Listen to this
Listen as a gigantic iceberg breaks on an underwater shoal, a five-hour event compressed into two minutes.
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Want to hear one of the biggest icebergs of the last decade crack up?
At 76 miles long and 17 miles wide, the iceberg would have extended from Olympia all the way to Sedro-Woolley, had it been in the Puget Sound basin.
Its actual location was near Antarcticas Cape Adare where it was speeding along back in 2005 until it encountered an underwater shoal. It was shattered it into several pieces in just five hours.
The sound file has been compressed by a factor of 200 so the event can be heard in less than two minutes, according to Seelye Martin, UW research professor in oceanography. He was lead author of a paper published last year in the Journal of Geophysical Research about the event.
The wind-like, whistling sounds are the harmonics created as the iceberg sticks and slips over the shoal. Listen as the cracking sounds build – thats probably fractures propagating through the iceberg like an ice cube fracturing when put in a glass of water – and then a sharp shot. The eerie moaning sounds are probably from the resulting pieces of ice rubbing against each other.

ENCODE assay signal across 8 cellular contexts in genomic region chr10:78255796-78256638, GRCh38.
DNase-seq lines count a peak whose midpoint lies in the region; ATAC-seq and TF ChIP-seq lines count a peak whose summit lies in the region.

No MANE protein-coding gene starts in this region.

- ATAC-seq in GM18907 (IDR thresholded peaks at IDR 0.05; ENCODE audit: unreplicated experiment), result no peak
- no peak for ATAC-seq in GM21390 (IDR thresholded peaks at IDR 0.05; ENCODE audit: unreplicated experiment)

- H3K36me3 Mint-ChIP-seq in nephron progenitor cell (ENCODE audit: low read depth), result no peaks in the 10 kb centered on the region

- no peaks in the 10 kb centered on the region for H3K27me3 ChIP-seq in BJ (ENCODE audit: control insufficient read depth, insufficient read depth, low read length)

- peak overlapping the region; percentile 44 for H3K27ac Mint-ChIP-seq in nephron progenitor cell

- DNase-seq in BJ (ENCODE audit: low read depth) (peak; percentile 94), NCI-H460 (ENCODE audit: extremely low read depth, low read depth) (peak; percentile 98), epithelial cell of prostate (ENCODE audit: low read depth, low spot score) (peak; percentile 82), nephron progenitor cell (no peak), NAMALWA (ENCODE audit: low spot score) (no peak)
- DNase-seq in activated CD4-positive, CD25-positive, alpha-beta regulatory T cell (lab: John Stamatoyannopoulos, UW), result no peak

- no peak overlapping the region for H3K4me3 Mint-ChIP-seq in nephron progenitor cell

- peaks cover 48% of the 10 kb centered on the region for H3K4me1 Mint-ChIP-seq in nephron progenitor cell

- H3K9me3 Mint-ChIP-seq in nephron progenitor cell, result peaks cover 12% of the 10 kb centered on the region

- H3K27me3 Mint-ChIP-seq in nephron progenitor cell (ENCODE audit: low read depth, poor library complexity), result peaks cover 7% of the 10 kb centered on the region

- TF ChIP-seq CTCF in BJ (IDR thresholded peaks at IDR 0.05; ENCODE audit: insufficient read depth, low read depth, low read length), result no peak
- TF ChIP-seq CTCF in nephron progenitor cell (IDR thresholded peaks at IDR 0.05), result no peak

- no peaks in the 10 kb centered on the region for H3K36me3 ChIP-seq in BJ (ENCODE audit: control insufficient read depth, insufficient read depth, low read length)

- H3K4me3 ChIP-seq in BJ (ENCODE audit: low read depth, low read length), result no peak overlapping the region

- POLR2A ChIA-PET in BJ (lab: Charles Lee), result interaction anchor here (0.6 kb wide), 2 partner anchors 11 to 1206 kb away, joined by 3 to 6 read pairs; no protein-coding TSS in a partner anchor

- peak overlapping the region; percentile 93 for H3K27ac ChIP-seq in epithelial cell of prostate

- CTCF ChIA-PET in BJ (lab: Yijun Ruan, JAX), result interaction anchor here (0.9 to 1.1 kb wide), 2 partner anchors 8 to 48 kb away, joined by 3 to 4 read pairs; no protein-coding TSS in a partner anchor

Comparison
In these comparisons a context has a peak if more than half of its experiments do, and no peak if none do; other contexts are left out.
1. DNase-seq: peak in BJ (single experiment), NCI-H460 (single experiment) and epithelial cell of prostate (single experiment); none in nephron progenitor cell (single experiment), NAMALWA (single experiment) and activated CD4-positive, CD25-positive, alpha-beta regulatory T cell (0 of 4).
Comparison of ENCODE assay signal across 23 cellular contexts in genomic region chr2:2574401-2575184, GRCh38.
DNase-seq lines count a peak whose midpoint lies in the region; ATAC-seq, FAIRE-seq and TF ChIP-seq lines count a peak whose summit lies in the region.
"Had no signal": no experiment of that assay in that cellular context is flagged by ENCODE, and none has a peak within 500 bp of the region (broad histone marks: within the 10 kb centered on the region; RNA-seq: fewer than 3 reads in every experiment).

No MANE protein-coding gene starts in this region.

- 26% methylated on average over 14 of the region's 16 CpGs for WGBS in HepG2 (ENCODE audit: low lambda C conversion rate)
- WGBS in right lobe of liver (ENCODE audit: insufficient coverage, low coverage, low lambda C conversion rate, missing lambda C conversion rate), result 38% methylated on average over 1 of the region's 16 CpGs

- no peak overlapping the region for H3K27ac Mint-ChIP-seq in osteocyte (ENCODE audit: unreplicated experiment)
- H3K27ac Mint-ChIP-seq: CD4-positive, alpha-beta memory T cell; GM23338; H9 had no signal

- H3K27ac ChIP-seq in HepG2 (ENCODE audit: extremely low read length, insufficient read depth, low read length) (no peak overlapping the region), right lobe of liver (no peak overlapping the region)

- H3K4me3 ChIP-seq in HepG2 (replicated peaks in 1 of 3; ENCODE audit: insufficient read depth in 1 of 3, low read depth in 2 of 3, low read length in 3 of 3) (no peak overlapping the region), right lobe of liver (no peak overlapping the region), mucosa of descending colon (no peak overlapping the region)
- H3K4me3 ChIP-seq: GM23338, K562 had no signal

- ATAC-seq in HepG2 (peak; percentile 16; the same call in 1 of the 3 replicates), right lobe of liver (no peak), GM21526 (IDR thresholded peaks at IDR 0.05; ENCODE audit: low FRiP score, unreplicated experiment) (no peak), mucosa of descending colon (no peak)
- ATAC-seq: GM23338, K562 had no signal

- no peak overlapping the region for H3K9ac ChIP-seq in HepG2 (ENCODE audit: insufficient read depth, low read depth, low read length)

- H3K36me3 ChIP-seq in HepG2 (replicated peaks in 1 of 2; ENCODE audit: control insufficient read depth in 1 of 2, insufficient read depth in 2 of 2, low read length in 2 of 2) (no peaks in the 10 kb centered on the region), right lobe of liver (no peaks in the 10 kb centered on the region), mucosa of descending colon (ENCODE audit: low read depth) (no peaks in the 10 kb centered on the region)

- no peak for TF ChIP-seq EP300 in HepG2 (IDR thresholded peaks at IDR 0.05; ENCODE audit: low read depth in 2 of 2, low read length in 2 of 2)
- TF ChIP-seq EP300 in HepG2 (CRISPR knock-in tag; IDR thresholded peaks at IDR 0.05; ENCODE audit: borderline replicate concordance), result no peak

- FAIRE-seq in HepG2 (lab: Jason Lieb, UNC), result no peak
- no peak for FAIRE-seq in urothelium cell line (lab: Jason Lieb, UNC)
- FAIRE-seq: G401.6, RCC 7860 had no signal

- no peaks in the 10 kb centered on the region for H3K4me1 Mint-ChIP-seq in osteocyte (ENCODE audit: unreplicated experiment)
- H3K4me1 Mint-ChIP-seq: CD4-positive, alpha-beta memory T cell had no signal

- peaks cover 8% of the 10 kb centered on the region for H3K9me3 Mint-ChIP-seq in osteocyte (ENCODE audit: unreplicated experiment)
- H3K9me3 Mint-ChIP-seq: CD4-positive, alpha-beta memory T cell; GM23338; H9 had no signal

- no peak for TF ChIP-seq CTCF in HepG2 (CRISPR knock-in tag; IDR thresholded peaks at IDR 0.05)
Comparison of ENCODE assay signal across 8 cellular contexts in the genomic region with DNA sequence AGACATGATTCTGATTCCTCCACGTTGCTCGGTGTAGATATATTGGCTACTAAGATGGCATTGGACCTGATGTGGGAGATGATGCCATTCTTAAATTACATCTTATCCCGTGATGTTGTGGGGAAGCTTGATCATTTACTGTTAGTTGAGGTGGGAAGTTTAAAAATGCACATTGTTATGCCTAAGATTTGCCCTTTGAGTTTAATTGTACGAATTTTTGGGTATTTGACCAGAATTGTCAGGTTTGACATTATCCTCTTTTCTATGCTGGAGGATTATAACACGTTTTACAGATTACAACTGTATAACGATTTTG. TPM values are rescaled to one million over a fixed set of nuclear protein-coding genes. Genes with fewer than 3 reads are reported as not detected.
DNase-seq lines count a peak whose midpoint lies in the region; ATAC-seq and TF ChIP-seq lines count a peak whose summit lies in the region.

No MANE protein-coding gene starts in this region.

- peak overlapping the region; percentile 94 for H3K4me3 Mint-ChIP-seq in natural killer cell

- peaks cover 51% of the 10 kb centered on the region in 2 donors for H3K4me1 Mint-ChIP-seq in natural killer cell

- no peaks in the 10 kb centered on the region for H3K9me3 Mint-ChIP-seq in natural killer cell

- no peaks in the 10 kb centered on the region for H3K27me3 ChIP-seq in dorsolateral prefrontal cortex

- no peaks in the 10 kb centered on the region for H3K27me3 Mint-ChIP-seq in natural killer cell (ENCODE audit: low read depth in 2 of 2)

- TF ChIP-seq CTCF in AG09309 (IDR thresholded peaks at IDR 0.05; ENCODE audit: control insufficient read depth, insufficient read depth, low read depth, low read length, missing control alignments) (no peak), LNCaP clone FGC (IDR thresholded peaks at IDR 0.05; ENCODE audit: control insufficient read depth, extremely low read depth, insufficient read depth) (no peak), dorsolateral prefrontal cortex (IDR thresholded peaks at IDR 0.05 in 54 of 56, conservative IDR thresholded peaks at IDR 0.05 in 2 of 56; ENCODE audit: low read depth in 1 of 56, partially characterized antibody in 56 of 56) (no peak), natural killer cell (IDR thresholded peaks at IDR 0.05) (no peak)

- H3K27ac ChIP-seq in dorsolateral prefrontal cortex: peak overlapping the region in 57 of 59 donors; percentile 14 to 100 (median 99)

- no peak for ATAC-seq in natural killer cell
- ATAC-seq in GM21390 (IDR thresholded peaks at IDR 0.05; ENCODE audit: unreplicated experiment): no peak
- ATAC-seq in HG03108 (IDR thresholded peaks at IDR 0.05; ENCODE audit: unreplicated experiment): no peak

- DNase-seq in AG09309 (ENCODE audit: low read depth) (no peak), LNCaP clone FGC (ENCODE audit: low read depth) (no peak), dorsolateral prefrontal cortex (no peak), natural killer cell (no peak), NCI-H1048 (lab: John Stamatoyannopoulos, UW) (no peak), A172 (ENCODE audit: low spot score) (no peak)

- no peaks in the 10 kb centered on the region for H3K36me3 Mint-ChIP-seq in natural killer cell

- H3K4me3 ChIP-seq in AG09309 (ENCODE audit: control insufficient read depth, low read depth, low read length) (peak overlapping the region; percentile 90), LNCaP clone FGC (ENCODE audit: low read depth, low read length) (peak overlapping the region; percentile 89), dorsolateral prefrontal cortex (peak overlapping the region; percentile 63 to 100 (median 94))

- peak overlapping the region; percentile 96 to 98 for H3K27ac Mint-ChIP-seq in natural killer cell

Seven hundred miles away the strange song was recorded by seismic equipment at the South Pole, surprising scientists with how far the sound of the breakup propagated, Martin said. Instruments on the iceberg itself helped pinpoint the undersea shoal, which New Zealand scientists had imaged in the early 2000s, but which nobody realized was breaking up icebergs.
“This is a big navigational hazard for icebergs,” Martin says.
The iceberg B-15A was the largest remnant of an even larger iceberg called B-15 that calved from the Ross Ice Shelf in 2000. That massive berg would have stretched from Puget Sound to Portland.
Martin and other scientists are interested in changes in Antarctic and Greenland ice because melting contributes to sea level rise around the world. Martin, for example, participated last fall in NASA DC-8 aircraft flights from Punta Arenas, Chile, over Antarctica. Martin is a key player in Operation Ice Bridge, which is helping bridge a gap in ice-thickness information while NASA switches over to a new satellite system in 2015.